Spring Team
Sébastien Deleuze

Sébastien Deleuze

Spring Framework committer

Lyon, France

Blog Posts by Sébastien Deleuze

Reactor Kotlin Extensions 1.0.0.M1 released

I am excited to announce the release of the first milestone of Reactor Kotlin Extensions, which provides Kotlin extensions for Reactor API.

It provides support for Kotlin types like KClass, takes advantage of Kotlin reified type parameters and provide various extensions to allow more expressive code. You can see bellow a quick comparaison of Reactor with Java versus Reactor with Kotlin + extensions.

Java Kotlin with extensions
Mono.just("foo") "foo".toMono()
Flux.fromIterable(list) list.toFlux()
Mono.error(new RuntimeException()) RuntimeException().toMono()
Flux.error(new RuntimeException()) RuntimeException().toFlux()
flux.ofType(Foo.class) flux.ofType<Foo>() or flux.ofType(Foo::class)
StepVerifier.create(flux).verifyComplete() flux.test().verifyComplete()

Introducing Kotlin support in Spring Framework 5.0

Following the Kotlin support on start.spring.io we introduced a few months ago, we have continued to work to ensure that Spring and Kotlin play well together. One of the key strengths of Kotlin is that it provides a very good interoperability with libraries written in Java. But there are ways to go even further and allow writing fully idiomatic Kotlin code when developing your next Spring application. In addition to Spring Framework support for Java 8 that Kotlin applications can leverage like functional web or bean registration APIs, there are additional Kotlin dedicated features that should allow you to reach a new level of productivity.


Understanding Reactive types

Following previous Reactive Spring and Reactor Core 3.0 blog posts, I would like to explain why Reactive types are useful and how they compare to other asynchronous types, based on what we have learned while working on the Spring Framework 5 upcoming Reactive support.

Why using Reactive types?

Reactive types are not intended to allow you to process your requests or data faster, in fact they will introduce a small overhead compared to regular blocking processing. Their strength lies in their capacity to serve more request concurrently, and to handle operations with latency, such as requesting data from a remote server, more efficiently. They allow you to provide a better quality of service and a predictable capacity planning by dealing natively with time and latency without consuming more resources. Unlike traditional processing that blocks the current thread while waiting a result, a Reactive API that waits costs nothing, requests only the amount of data it is able to process and bring new capabilities since it deals with stream of data, not only with individual elements one by one.


A Geospatial Messenger with Kotlin, Spring Boot and PostgreSQL

Following my first Kotlin blog post, today I want introduce the new Spring Boot + Kotlin application I have developed for my upcoming Spring I/O 2016 conference talk “Developing Geospatial Web Services with Kotlin and Spring Boot”.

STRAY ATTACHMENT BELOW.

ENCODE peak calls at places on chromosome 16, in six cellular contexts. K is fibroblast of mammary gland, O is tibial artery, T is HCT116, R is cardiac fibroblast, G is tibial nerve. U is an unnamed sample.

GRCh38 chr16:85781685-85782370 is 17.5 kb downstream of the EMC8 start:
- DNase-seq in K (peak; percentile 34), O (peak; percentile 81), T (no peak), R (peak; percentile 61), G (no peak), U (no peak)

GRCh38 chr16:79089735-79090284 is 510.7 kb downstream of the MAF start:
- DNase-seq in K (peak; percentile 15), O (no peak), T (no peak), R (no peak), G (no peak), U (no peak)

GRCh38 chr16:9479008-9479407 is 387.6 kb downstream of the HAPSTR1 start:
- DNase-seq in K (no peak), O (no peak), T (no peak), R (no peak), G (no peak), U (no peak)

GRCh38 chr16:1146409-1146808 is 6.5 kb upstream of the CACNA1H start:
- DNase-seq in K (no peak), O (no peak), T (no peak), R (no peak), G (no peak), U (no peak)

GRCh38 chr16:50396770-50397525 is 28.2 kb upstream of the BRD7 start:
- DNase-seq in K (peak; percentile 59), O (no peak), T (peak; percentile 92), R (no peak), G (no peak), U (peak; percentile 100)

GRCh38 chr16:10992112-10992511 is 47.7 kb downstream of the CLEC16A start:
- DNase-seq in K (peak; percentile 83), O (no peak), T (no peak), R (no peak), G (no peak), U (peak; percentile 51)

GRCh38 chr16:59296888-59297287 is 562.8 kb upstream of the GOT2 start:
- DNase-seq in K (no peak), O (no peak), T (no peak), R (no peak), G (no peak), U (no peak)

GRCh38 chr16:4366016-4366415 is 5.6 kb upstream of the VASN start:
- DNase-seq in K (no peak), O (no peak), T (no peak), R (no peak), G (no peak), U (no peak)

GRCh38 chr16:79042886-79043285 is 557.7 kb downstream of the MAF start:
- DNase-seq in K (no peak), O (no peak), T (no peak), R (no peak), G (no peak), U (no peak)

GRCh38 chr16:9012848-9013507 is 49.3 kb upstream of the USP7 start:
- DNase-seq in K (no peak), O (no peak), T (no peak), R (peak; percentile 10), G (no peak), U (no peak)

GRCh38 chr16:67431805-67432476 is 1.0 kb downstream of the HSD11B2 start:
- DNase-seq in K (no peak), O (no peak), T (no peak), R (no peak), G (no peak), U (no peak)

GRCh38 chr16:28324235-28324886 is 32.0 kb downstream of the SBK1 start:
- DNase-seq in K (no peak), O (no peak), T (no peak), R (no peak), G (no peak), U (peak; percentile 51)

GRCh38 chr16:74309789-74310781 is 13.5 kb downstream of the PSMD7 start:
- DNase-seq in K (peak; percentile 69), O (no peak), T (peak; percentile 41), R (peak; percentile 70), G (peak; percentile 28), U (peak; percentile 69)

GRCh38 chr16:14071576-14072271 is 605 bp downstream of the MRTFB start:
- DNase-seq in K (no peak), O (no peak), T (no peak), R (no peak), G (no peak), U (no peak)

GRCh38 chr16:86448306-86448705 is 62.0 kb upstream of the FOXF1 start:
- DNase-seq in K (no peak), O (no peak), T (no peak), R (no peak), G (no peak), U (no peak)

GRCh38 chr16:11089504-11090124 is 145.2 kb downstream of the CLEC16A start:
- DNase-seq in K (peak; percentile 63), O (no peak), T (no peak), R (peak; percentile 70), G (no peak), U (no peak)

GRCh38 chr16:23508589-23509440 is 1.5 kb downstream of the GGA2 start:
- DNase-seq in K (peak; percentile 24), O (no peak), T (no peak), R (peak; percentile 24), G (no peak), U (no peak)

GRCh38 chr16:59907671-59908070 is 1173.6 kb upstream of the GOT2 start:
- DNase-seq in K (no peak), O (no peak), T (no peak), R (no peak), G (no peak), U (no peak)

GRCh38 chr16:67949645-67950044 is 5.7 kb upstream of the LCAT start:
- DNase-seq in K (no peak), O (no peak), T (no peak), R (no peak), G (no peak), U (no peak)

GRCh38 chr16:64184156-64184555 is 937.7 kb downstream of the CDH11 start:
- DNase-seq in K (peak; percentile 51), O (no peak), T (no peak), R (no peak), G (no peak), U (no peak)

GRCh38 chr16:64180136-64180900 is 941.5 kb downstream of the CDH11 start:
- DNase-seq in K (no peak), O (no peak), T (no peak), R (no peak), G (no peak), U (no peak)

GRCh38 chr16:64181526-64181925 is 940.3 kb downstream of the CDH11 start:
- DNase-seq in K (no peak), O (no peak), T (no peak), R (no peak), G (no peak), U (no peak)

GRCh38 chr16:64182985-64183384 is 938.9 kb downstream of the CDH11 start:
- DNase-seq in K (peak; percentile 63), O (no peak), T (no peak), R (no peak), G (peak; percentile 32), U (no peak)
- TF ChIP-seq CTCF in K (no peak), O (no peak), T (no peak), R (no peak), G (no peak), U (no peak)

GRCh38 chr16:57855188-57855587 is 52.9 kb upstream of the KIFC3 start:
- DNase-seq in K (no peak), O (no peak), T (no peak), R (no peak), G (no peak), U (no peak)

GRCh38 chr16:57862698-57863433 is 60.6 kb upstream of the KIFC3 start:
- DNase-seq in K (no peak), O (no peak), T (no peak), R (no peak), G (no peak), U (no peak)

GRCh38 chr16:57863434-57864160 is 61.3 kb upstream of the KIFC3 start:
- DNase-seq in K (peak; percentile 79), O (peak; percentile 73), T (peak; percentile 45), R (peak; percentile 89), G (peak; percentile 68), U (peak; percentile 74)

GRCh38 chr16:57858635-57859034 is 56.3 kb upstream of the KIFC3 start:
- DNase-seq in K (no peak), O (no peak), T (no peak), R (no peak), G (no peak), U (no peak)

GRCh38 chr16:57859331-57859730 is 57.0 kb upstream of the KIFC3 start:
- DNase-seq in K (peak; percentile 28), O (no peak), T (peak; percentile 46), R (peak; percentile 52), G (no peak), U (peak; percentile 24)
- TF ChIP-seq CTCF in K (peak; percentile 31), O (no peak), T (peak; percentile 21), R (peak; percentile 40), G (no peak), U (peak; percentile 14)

Dealing with native database functionalities

One of the goal of this application is to see how to take advantage of native database functionalities like we do in NoSQL world. Here we want to use Geospatial support provided by PostGIS, the spatial database extender for PostgreSQL. Native JSON support could also be a good use case.


Developing Spring Boot applications with Kotlin

Update: we are introducing dedicated Kotlin support in Spring Framework 5.0, see this blog post for more details.

Just in time for Kotlin 1.0 release, we are adding support for Kotlin language to https://start.spring.io in order to make it easier to start new Spring Boot projects with this language.

This blog post is also an opportunity for me to explain why I find this language interesting, to show you a sample project in detail and to give you some tips.

What is Kotlin?

Kotlin is a language created by JetBrains. It runs on top of the JVM (but not only), it is an object oriented language that includes many ideas from functional programming. I won’t go too much in details about all Kotlin features (PDF, HTML), but I would like to highlight the ones I find the most interesting:


CORS support in Spring Framework

For security reasons, browsers prohibit AJAX calls to resources residing outside the current origin. For example, as you’re checking your bank account in one tab, you could have the evil.com website in another tab. The scripts from evil.com shouldn’t be able to make AJAX requests to your bank API (withdrawing money from your account!) using your credentials.

Cross-origin resource sharing (CORS) is a W3C specification implemented by most browsers that allows you to specify in a flexible way what kind of cross domain requests are authorized, instead of using some less secured and less powerful hacks like IFrame or JSONP.


Latest Jackson integration improvements in Spring

Updated on 2015/08/31 with an additional Jackson modules section

Spring Jackson support has been improved lately to be more flexible and powerful. This blog post gives you an update about the most useful Jackson related features available in Spring Framework 4.x and Spring Boot. All the code samples are coming from this spring-jackson-demo sample application, feel free to have a look at the code.

JSON Views

It can sometimes be useful to filter contextually objects serialized to the HTTP response body. In order to provide such capabilities, Spring MVC now has builtin support for Jackson’s Serialization Views (as of Spring Framework 4.2, JSON Views are supported on @MessageMapping handler methods as well).